Virgil Abloh: “Figures of Speech” exhibit takes over the MCA

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Virgil Abloh: “Figures of Speech” exhibit takes over the MCA

Vijay Kavuri

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Fashion designer and Kanye West pal Virgil Abloh has come full circle in Chicago. From growing up in suburban Rockford, to opening his very own exhibit at the Museum for Contemporary Art in Chicago, he shows dreams do come true. I visited this new exhibit recently, and it shows the creativity Abloh exudes. 

Abloh became a well-known name after becoming friends with another fellow Chicagoan, Kanye West. They both became fast friends during West’s rise on the music scene and, eventually, on the fashion scene. After interning along with West at Louis Vuitton in Paris, Abloh eventually went on to be named the men’s artistic director at Louis Vuitton. 

This exhibit at the MCA shows samples of Abloh’s fashion designs, including his first line with Pyrex. They also had on display many of his “Off-White” brand collaboration samples with Nike’s shoe line. These shoes have taken off over the last couple years and have become some of the must have footwear for sneakerheads around the world. 

I was drawn  to this exhibit to see his works on display related to his relationship with Kanye West. I’ve been a West fan since his first album in 2002, and have been following Abloh since his Off-White co-op with Nike. Primarily there was a work of art, that was a large version of Kanye West’s album, “Yeezus.” This was an album packaging designed by Abloh. This life-size album was awesome to see.  Also, something I came across was the original plate used to design the famous album “Watch the Throne” from Kanye West and Jay-Z. I had not known Abloh also designed the artwork for the album packaging. 

They also had a room playing an interview with Abloh, where he was talking about how he came up with his designs and how he finds the motivation behind his creations. “Creation comes from two forms – the purist and the tourist,” Abloh said in the interview.” He described art for the purist as “something that is in the eye of the beholder” and that art for the tourist is “something for people to just come and see and move on.” Both of these were on display during the exhibit. The entire exhibit is labeled as “purist,” until you reach the exit to go to the gift store, which was labeled as “tourist.” It’s the perfect of example of Abloh’s explanation.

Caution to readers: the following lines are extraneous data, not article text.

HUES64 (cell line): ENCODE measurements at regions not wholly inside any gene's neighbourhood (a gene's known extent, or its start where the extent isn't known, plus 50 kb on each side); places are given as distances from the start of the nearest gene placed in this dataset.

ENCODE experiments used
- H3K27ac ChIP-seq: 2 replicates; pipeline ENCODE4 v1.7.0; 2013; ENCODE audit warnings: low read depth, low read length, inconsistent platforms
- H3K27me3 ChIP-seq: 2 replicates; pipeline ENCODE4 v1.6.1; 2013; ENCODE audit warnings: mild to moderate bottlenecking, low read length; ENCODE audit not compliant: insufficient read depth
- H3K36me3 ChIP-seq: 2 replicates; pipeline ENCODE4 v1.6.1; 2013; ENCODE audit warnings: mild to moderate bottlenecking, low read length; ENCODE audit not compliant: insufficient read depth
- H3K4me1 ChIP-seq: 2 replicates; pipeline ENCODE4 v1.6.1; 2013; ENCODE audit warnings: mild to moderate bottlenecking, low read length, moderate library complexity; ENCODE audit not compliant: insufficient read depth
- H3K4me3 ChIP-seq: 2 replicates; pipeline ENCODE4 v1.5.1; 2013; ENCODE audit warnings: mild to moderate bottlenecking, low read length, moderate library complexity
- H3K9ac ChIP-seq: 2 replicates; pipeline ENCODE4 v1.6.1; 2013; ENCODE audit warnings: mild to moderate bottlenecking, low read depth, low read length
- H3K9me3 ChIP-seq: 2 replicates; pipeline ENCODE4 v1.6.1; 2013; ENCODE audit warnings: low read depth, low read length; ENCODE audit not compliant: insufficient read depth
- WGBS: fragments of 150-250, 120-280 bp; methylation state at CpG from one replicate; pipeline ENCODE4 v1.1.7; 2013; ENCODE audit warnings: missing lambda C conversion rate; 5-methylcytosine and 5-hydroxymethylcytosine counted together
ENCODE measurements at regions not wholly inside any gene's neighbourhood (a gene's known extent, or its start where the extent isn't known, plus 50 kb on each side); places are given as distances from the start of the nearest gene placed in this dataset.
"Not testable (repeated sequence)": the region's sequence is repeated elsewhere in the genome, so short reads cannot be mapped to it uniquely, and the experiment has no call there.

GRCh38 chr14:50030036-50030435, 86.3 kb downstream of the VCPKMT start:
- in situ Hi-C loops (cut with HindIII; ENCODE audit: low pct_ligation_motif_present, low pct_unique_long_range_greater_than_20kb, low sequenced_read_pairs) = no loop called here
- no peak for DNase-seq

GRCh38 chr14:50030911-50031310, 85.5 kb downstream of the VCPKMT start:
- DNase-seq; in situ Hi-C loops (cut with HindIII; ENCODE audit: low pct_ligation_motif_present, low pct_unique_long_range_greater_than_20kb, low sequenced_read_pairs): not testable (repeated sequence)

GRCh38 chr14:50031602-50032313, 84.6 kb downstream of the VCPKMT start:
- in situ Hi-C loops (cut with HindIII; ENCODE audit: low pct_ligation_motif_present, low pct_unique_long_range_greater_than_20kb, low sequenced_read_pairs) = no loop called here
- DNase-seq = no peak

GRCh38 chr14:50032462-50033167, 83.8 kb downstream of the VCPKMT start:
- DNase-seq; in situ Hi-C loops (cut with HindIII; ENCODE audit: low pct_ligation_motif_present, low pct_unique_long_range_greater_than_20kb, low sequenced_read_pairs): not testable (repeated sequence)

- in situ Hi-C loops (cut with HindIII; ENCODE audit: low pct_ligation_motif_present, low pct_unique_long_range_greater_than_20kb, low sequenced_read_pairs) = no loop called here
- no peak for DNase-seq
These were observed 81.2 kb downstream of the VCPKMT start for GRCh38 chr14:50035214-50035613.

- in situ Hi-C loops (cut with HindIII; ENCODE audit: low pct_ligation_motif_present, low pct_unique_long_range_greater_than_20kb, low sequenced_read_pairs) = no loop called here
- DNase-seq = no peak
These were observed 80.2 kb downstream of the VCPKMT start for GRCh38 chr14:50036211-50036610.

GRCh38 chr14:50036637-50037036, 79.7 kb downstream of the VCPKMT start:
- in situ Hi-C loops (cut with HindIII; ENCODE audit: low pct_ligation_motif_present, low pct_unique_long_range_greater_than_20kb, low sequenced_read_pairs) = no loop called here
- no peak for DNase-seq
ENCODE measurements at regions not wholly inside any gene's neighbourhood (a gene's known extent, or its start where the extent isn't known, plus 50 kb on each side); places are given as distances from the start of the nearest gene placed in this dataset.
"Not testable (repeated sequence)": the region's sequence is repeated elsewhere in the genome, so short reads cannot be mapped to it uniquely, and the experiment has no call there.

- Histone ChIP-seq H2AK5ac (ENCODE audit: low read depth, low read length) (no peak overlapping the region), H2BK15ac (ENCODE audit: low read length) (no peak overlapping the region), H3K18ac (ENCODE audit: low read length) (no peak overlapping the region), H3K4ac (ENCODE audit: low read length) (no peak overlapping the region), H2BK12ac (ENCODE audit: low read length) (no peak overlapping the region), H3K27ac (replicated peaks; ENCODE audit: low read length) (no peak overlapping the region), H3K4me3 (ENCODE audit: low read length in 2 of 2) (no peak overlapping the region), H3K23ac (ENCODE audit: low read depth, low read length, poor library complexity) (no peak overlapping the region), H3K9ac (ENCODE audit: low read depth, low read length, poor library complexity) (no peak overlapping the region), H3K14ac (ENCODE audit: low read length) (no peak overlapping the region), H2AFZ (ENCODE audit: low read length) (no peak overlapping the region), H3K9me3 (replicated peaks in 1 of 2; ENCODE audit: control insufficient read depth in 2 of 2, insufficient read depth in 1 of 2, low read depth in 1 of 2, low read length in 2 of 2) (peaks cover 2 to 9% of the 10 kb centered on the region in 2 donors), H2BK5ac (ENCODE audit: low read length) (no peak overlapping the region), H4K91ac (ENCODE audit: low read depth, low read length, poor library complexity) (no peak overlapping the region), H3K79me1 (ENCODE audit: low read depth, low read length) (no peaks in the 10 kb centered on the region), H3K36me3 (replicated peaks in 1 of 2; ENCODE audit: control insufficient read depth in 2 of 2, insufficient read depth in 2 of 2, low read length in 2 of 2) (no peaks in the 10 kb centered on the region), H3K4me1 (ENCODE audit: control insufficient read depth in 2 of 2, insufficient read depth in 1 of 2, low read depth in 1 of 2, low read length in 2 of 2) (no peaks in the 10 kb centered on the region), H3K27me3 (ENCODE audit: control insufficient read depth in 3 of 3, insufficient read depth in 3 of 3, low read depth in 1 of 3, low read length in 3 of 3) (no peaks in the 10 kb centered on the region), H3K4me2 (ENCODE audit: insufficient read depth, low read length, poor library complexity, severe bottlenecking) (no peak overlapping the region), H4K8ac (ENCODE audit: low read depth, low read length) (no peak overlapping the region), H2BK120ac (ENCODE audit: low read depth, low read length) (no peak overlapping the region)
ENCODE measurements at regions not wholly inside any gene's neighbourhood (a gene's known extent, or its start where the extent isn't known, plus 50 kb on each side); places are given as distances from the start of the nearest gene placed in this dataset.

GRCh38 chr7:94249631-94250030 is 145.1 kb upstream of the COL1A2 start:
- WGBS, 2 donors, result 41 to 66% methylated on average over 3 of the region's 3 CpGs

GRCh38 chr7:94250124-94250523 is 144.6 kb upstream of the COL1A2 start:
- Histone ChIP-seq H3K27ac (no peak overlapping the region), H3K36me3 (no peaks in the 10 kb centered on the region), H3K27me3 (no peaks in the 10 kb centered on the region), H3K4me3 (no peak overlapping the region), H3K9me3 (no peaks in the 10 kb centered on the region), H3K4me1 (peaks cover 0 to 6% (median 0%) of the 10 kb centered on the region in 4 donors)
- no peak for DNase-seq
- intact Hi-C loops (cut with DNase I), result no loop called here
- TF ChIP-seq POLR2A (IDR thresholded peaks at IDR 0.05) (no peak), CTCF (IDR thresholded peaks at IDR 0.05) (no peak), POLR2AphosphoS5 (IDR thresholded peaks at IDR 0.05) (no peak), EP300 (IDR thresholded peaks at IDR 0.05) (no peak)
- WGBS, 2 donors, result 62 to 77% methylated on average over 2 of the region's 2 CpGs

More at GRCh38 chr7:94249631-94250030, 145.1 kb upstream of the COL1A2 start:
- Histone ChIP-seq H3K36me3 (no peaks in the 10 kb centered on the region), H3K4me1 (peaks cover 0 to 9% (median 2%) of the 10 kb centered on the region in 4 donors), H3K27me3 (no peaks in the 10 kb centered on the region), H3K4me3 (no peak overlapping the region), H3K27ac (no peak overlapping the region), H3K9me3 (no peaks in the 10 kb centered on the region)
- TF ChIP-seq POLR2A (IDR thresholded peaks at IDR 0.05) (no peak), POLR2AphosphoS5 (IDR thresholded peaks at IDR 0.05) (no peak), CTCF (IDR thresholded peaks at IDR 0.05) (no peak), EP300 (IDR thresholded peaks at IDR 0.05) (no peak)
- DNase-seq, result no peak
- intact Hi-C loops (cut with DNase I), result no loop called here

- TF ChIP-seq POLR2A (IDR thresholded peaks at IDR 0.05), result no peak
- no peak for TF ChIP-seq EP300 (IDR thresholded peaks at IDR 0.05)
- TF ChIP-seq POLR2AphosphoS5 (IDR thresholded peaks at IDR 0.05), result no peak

I went to this exhibit with two friends who also are big fans. Michael Tiemchaiyapum summed up his experience by saying, “how it’s overall refreshing to have Virgil include his hometown of Chicago with all of his artistic ventures from the MCA to the LV pop-up to the NikeLab, giving inspiration to many Chicago creatives, with the MCA being its centerpiece.” 

Dimitri Hepburn said, “I didn’t know much about Virgil going in other than ‘Off White’ and his connection to Kanye. I feel like the exhibit does a good job of showcasing his design work and art for both the purists and the tourists (like me).”  

I would recommend this art exhibit to any hip-hop fans, fashionistas or sneakerheads out there who want to see a local artist who has been able to come back after making it big and show off his work to the public. Virgil Abloh’s “Figures of Speech” exhibit at the Museum of Contemporary Art in Chicago runs through Sept. 22. Tickets are available for purchase at www.mcachicago.org, tickets are $15 for public and $8 with a student ID.

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